The eyes are certainly capable of seeing it...
  • 0 Hide
    InvalidError , July 14, 2014 3:51 AM
    Putting both flash LEDs on the same side so close to the image sensor seems like a missed opportunity to me: putting one LED close to each hinge with the camera in the middle would provide more even lighting and softer shadows.

    With the mostly passable image quality, that would not help the N1 much though.
  • -6 Hide
    Onus , July 14, 2014 5:32 AM
    Please don't put the letters "p" "h" "a" "b" "l" "e" "t" together in that order and treat it like a word.
  • 0 Hide
    WyomingKnott , July 14, 2014 6:00 AM
    @onus

    First time I read the term I had the image of holding my 10" Asus pad up to my face and talking into it. I suppose it's better than a shoe; cleaner, too.
  • 0 Hide
    shahbaz200 , July 14, 2014 6:52 AM
    Bad GPU, doesn't works well on this device, poor performance, other than that its good device.
  • 0 Hide
    BlankInsanity , July 14, 2014 7:49 AM
    please respect my opinion, but I don't see why phones need to go bigger. i the 90s phones used to be huge and this was a problem for mobility and so as the years went by they created smaller form factor phones. Now here we are repeating that mistake. A phone is ment to make a small footprint when hidden on it's user such as a pocket. You don't put your tablet in your pocket, I don't see why'd you make a phone out of it. this is just my opinion
  • 0 Hide
    jankeke , July 14, 2014 7:59 AM
    "please respect my opinion, but I don't see why phones need to go bigger. i the 90s phones used to be huge and this was a problem for mobility and so as the years went by they created smaller form factor phones. Now here we are repeating that mistake. A phone is ment to make a small footprint when hidden on it's user such as a pocket. You don't put your tablet in your pocket, I don't see why'd you make a phone out of it. this is just my opinion "

    True but people couldn't watch porn on their phones back then so it made sense to make them as small as possible. Not so now ... ^^
  • 2 Hide
    Matthew DiGiacomo , July 14, 2014 8:48 AM
    No offense Tom's Hardware but why are you reviewing this phone now? It's outdated and been on the market for almost 8 months.. No one really cares about it anymore.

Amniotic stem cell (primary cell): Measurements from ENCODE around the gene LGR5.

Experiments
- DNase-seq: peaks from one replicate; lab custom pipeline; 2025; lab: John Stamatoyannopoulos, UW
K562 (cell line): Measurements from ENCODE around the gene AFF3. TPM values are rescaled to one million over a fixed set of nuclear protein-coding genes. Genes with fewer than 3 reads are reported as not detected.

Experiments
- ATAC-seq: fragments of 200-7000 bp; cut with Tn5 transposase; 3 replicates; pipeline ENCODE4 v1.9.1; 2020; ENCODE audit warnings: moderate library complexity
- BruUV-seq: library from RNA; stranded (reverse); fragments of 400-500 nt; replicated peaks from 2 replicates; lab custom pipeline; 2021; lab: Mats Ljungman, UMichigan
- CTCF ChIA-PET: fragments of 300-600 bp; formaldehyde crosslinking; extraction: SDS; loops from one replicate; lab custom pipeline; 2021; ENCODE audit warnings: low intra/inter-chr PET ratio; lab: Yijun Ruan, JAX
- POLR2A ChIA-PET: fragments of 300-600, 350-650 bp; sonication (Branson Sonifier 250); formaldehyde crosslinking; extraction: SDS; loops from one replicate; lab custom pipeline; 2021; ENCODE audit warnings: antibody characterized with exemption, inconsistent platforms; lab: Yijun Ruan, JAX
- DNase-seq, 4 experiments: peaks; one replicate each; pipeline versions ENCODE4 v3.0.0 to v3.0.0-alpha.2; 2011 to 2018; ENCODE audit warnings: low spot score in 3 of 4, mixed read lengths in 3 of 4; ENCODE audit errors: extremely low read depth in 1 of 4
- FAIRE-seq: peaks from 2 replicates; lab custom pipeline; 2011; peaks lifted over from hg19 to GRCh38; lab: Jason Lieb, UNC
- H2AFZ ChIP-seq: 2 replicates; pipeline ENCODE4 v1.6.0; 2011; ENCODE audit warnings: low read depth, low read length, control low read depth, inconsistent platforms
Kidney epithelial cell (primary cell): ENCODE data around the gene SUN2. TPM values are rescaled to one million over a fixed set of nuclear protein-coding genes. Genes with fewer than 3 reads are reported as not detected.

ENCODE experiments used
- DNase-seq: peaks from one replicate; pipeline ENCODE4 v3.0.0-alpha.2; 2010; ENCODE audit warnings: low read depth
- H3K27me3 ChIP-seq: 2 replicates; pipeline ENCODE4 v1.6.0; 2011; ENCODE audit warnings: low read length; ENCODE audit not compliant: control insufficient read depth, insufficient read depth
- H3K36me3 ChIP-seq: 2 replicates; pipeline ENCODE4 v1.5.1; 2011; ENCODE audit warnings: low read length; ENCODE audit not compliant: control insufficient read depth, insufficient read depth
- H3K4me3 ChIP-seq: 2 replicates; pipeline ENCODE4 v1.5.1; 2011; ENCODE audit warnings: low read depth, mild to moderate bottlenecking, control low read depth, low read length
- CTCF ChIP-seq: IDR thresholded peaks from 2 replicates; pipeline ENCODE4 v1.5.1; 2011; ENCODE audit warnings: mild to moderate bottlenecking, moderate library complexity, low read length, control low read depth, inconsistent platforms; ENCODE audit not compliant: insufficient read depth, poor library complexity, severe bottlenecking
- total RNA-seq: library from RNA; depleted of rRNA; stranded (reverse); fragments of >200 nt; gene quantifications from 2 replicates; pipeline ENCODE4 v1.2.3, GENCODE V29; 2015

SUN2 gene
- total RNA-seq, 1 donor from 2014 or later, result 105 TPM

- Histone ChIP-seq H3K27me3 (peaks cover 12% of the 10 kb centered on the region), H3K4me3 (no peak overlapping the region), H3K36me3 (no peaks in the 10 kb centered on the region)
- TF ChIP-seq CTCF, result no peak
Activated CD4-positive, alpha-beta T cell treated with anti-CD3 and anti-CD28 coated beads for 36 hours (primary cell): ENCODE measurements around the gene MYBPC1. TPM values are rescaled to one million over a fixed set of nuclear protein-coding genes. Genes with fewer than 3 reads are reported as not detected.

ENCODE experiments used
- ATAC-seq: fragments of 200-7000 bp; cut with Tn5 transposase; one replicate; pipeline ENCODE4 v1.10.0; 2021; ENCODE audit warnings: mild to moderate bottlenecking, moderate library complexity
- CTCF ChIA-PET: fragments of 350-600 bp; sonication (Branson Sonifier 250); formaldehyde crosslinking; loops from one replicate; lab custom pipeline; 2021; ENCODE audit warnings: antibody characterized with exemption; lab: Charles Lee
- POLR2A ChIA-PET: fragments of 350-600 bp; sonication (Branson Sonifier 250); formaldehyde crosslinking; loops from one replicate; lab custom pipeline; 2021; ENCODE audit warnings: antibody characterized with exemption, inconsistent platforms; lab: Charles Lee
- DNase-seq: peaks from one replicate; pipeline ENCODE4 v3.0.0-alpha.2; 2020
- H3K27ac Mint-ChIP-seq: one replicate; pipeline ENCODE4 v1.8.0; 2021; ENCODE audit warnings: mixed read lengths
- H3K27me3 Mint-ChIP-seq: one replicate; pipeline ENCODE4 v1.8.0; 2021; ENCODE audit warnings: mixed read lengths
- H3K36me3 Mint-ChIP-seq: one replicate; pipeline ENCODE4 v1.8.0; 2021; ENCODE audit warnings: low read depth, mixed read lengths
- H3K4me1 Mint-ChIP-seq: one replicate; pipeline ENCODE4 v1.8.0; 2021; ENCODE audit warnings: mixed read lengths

• 1 Hide
    falchard , July 14, 2014 11:24 AM
    The Camera is a smart solution meaning you won't need 2 cameras. Obviously it will need tilt support to tell it which direction is up.
    No removable battery is a shitty solution. Its the issue all phones face after 2 years, their batteries no longer hold a charge.
  • 0 Hide
    BlankInsanity , July 14, 2014 11:41 AM
    Quote:
    The Camera is a smart solution meaning you won't need 2 cameras. Obviously it will need tilt support to tell it which direction is up.
    No removable battery is a shitty solution. Its the issue all phones face after 2 years, their batteries no longer hold a charge.


    lol that's a scam the companies do to force you to buy a new one ;) 
  • 1 Hide
    zakaron , July 14, 2014 12:32 PM
    @WyomingKnott - reading your comment about using your Asus 10" pad, reminded me of those using their n-gage like a taco: http://www.cheatcc.com/images/news/oldngage.jpg
    Guess it is a little better than the shoe...
  • 0 Hide
    MasterMace , July 20, 2014 6:31 AM
    Sorry, this is behind at this point. 1080 screen is over a generation old, Sub-2.0 GHZ quad core is over a generation old, micro USB 2 is over a generation old, and it's not being helped by a non-removable battery.
  • 0 Hide
    InvalidError , July 20, 2014 6:49 AM
    Quote:
    Sorry, this is behind at this point. 1080 screen is over a generation old, Sub-2.0 GHZ quad core is over a generation old, micro USB 2 is over a generation old, and it's not being helped by a non-removable battery.

    1080-1200p is a pretty reasonable balance between cost and benefits under 10" and micro-USB is not going anywhere any time soon simply because the micro-USB3 connector is huge and it will take a while for USB3.1 ports to become widespread... and then you have the problem of many countries such as the EU choosing micro-USB as the universal charger spec, guaranteeing that micro-USB will stick around well beyond the new USB3.1 connectors.
  • 0 Hide
    Foxcat , July 20, 2014 11:56 AM
    Quote:
    please respect my opinion, but I don't see why phones need to go bigger. i the 90s phones used to be huge and this was a problem for mobility and so as the years went by they created smaller form factor phones. Now here we are repeating that mistake. A phone is ment to make a small footprint when hidden on it's user such as a pocket. You don't put your tablet in your pocket, I don't see why'd you make a phone out of it. this is just my opinion

    Amen to that, bro. Phones are made to be mobile PCs, and phablets are just not mobile phones...
  • 0 Hide
    ry470 , July 26, 2014 12:51 AM
    touch based smartphones existed long before icrap came along. You make it sound like they invented the whole smartphone concept. I used windows mobile for a long time and i loved it. Had a HTC wizard and TyTn and they were great.